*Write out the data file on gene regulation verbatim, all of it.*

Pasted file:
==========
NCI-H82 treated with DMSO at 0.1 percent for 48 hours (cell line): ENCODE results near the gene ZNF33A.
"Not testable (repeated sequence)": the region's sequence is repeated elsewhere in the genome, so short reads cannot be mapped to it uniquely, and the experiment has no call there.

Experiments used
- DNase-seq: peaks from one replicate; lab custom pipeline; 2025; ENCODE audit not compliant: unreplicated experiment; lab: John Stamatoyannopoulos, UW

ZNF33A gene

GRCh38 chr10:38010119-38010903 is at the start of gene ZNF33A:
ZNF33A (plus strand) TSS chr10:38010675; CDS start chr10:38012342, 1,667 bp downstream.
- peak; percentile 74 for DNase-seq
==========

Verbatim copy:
NCI-H82 treated with DMSO at 0.1 percent for 48 hours (cell line): ENCODE results near the gene ZNF33A.
"Not testable (repeated sequence)": the region's sequence is repeated elsewhere in the genome, so short reads cannot be mapped to it uniquely, and the experiment has no call there.

Experiments used
- DNase-seq: peaks from one replicate; lab custom pipeline; 2025; ENCODE audit not compliant: unreplicated experiment; lab: John Stamatoyannopoulos, UW

ZNF33A gene

GRCh38 chr10:38010119-38010903 is at the start of gene ZNF33A:
ZNF33A (plus strand) TSS chr10:38010675; CDS start chr10:38012342, 1,667 bp downstream.
- peak; percentile 74 for DNase-seq